There are many different types of grinding mills and many types of materials processed in them. Historically mills were powered by hand (mortar and pestle), working animal (horse mill), wind (windmill) or water (watermill). The grinding mills at Leine are water powered and situated next to a creek called Leineåne. There used to be 13 grinding mills at Vennis, but most of them were destroyed during the big flood back in 1860. Here you can see photos and read about this old Norwegian history.
This area is called Leine and it’s situated in Vang, valdres, Norway. The mills are water driven – hence the name water mills – but the mills at Leine is also called Gristmills, or corn mills – used for grinding grains into flour. Usually the grinding took place during spring or autumn, when the water levels peaked. That’s why these mills are also called «spring mills» in Norwegian.
These were undoubtedly the most common kind of mill. Flour mills were first mentioned in legal documents in Valdres in 1334, but they are probably much older. Every farm owning a water-fall had its own mill. In 1729 there were 79 mills in the Vang area: in 1919 the number had been reduced to 16.
The earliest evidence of a water-driven wheels are from the 3rd century BCE, and in Norway mills have been in use since the Middle Ages. Upstream the river was dammed up to be channeled when the mills were being used. One of the mill houses have today been restored and is fully operational.
On the north side of Leineåne (Leine Creek), next to the dam, there is also a channel leading the water to a bigger mill – the only one that was being used to grind the grain of farms that didn’t have/couldn’t afford their own mill.
All the farms in Vennis had their mills on the stream Leineåni. The Sparstad mill was probably built before 1800, the other mills were either built or reconstructed after 1860, when a great landslide ruined most of the houses in the Leine district. The mills and farms were rebuilt, and today 5 of the grinding mills have been restored og they are nicely located in this special culture landscape.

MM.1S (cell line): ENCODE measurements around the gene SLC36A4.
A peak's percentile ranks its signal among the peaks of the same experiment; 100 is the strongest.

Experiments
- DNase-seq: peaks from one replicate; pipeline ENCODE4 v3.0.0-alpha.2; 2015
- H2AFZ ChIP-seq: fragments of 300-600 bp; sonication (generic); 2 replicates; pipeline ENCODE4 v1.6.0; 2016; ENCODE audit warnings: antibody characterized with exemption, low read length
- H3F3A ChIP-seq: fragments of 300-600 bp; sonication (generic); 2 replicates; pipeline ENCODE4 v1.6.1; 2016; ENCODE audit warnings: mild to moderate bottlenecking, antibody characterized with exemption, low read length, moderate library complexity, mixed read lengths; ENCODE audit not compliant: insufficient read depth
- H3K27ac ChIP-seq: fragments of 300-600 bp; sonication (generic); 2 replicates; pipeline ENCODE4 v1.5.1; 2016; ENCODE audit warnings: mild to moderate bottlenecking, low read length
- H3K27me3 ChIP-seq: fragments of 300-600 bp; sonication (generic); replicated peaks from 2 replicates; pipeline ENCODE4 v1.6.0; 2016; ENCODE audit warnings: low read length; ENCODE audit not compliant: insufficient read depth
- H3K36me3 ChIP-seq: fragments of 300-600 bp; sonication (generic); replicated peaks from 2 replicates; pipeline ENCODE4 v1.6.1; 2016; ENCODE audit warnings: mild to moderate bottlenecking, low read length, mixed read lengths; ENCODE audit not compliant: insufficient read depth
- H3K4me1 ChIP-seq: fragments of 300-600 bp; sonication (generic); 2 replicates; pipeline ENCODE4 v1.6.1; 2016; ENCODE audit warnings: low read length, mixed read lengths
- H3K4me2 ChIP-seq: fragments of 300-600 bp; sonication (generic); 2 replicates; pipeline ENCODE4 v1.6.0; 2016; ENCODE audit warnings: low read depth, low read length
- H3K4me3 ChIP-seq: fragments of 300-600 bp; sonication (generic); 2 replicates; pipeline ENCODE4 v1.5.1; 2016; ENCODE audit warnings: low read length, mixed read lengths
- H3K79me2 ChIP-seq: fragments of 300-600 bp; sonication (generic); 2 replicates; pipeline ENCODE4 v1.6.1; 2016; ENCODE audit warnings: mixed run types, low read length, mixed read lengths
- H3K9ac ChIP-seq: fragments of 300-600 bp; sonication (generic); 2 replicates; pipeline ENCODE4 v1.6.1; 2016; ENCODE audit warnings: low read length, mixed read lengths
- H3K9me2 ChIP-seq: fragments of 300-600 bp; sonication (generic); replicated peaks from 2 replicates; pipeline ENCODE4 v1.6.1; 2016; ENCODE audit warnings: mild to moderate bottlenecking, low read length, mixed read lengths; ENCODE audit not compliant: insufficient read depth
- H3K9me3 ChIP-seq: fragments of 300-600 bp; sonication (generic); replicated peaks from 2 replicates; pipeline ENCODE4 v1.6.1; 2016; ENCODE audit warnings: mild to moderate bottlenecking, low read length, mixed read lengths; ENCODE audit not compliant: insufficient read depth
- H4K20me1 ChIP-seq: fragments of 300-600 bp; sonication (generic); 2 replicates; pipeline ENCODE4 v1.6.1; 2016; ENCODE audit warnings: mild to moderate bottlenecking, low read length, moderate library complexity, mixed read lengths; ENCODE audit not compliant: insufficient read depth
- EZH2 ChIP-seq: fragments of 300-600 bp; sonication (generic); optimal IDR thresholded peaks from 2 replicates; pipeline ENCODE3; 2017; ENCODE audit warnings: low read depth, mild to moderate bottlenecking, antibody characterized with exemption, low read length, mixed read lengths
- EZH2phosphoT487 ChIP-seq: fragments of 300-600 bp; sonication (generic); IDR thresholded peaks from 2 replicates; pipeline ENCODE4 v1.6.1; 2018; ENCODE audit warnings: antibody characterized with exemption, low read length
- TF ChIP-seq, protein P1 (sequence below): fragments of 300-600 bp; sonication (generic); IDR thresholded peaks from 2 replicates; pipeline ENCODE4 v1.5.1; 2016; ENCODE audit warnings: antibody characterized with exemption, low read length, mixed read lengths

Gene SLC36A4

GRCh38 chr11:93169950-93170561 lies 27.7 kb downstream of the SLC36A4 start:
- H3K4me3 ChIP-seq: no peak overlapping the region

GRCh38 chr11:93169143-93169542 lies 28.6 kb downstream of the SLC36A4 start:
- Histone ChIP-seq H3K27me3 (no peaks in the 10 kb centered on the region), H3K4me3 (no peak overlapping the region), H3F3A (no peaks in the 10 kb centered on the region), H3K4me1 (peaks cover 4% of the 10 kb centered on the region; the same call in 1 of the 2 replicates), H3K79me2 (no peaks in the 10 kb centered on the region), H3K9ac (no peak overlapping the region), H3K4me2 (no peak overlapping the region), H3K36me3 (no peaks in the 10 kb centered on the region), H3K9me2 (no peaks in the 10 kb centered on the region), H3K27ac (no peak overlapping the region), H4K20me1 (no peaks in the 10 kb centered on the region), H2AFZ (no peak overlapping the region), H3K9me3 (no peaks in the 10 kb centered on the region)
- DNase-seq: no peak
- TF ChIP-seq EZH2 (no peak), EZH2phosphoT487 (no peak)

From the 1930’s until World War II the mills were used for grinding malt for the brewing of beer, and for grinding corn for fodder. Valdres Folkemuseum (Valdres Folk Museum), Fagernes, is responsible for looking after the mills and keeping them in repair, while the council of Vang pays for maintenance.
Nearby you’ll also find Leinesanden (The Leine Sand/ Leine Beach) which is said is the place where «St. Olaf» (Olaf II Haraldsson, Olav Den Hellige) tried to violently force christianity upon the inhabitants of Vang. When «St. Olaf» forced the new faith upon the people of Norway, he & his fellow christian men mutilated or murdered those who refused to accept the new god, and in some cases they also stole people’s property, so that they could fully comprehend the greatness of Jesus Christ (later on Christianity also stole pre-christian celebrations such as christmas & easter).
The nature in the area provides a perfect scenery for trekking & fishing, and you can also find burial mounds from pre-christian times.
Wikipedia: Mill (grinding)
Info poster located at site
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- Stave Churches in Norway: Hedalen Stave Church (cardinalguzman.wordpress.com)
- Stave Churches in Norway: Reinli Stave Church
- A Black & White photo from Leinekvernene (cardinalguzman.wordpress.com)